To meet DNV-GL guidelines and minimise downtime, evaluating marine weather forecast providers for your wind farm installation operation is key. How do you select a marine weather provider that helps optimising the operation of your wind farm installation?
Before a wind farm installation starts, key stakeholders like investors, public authorities and Marine Warranty Surveyors need to know that the operations will be done safely. To ensure this the industry looks toward guidelines of organizations like DNV-GL.
Besides that, the offshore operations manager heading the project is responsible for installing the wind farm as efficiently as possible. This requires the weather forecast to be as reliable as possible, giving confidence to all involved.
Here are three questions to ask when selecting a marine weather forecast provider.
1. Are you able to archive weather windows?
The renewable industry is highly dependent on third party investors. Meanwhile, public authorities want to make sure they’re dealing with a reliable partner who operates according to the guidelines applicable. During the installation operation, third party stakeholders keep a close eye on the investments they make and the risks they are involved with. Hence, they are dependent on the contracting company to make the right decisions that ensure safe operations combined with an optimal level of uptime.
A common way to further mitigate weather risks is the use of DNV-GL guidelines, based on Alpha Factors. However, how do you prove you’re working according to this Alpha Factor and base decisions on it? In other words, how does the marine weather provider aid to prove you're not liable for the additional costs made due to the unworkable weather conditions.
Marine weather forecast providers that incorporate the thresholds associated with the Alpha Factor into the forecast allow project teams to make the right decisions faster. The applicable weather limits derived from the Alpha Factor define a weather window, helping to explain why precautionary measures were taken on a specific day.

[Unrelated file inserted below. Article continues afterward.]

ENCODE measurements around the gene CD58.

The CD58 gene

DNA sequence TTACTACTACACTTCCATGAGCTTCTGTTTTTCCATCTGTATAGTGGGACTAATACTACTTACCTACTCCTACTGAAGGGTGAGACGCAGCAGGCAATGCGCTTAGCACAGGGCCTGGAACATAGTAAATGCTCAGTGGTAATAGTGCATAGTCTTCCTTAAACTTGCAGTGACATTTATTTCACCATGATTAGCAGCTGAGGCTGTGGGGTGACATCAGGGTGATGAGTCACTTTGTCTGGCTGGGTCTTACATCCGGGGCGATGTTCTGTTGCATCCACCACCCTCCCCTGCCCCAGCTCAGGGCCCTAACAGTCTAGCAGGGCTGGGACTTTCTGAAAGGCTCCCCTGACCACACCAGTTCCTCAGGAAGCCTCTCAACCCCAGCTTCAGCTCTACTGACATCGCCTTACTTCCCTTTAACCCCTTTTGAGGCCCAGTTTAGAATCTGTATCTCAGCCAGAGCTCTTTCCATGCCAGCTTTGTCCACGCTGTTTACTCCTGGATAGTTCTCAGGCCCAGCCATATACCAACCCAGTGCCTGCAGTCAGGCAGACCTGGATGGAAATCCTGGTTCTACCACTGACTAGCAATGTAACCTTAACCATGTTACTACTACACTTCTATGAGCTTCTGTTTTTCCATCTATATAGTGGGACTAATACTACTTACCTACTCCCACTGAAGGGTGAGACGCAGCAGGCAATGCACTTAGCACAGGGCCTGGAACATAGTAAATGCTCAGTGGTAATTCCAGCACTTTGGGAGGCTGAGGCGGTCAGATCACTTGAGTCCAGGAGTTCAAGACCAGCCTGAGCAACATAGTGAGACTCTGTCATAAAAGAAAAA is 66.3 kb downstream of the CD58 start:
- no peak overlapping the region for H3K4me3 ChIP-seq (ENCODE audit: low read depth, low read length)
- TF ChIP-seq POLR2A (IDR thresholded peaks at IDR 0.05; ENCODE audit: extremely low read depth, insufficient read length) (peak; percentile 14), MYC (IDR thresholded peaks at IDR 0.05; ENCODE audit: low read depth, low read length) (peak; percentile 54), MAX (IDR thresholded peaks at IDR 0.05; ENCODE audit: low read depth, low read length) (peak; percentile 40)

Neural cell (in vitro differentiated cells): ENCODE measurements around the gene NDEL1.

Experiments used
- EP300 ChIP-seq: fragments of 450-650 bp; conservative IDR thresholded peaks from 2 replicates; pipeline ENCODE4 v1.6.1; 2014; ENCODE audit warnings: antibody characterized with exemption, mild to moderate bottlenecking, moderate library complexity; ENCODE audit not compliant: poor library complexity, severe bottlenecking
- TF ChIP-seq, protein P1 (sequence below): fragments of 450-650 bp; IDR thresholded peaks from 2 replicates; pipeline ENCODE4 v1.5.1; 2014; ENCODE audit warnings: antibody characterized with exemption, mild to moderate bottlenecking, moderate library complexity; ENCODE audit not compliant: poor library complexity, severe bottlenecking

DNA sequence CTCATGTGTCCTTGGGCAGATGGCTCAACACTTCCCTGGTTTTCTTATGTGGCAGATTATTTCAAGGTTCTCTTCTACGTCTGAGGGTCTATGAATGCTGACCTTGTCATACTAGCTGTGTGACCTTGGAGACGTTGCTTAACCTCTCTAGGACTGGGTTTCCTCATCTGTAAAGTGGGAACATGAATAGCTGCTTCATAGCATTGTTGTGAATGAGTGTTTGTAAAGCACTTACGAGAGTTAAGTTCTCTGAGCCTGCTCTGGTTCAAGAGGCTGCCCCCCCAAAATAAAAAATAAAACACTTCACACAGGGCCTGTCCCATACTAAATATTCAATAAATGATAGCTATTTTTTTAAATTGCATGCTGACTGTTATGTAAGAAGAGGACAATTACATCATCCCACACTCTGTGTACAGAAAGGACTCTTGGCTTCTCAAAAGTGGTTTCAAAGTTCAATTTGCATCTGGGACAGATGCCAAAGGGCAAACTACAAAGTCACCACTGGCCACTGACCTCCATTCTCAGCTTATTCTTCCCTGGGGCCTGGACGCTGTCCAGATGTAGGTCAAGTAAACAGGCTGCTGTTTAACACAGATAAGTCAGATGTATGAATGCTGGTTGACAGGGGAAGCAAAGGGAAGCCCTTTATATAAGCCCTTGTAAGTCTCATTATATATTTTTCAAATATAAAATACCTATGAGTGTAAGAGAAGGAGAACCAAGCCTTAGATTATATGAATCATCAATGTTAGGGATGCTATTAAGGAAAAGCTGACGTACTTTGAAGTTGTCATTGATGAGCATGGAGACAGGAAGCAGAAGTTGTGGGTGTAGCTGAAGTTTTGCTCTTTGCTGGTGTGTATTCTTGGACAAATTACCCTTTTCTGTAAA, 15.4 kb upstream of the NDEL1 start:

When all weather reports are stored in a weather dashboard, including the weather windows based on the Alpha Factor, this archive allows operation managers to always look back on the weather forecast data decisions were based on.
2. Can you visualize thresholds for various vessels?
Installing a wind farm park is very complex, and thus operation managers need to consider many operational requirements for different parts of their operation, often at the same time. The equation is complicated further when different vessels have different operational limits, maneuvering capabilities and operational costs.
If your marine weather provider is able to provide you with a dashboard which allows you to visualize multiple thresholds, it makes it easier to see in a glance, what the weather window is for each vessel and whether they’re able to operate simultaneously or not. Or even to select the most cost-efficient vessel to carry out the work.
3. Are you able to integrate environmental, observational data?
Wind and wave monitoring are an additional technique to decrease the margins (the Alpha Factor) for your operation. In the past, environmental monitoring used to be a costly affair as equipment and its installation was a specialist task. Recent developments allow contractors to use in-situ observation data more easily for various offshore operations projects.
Some marine weather forecast providers even integrate data from environmental monitoring into the forecast either by tuning the forecast models used or by optimizing the latest forecasts using the observations. As a consequence, situational awareness is increased and wave forecasting becomes more reliable, leading to the Alpha Factor of your project being adjusted.
How to integrate weather data?
In December 2021, we hosted a webinar with guest speakers from Spirit Energy and Peterson Energy Logistics to discuss a case in the Greater Markham area and how weather data can optimise offshore supply logistics.
Photo: Adobe Stock / New Africa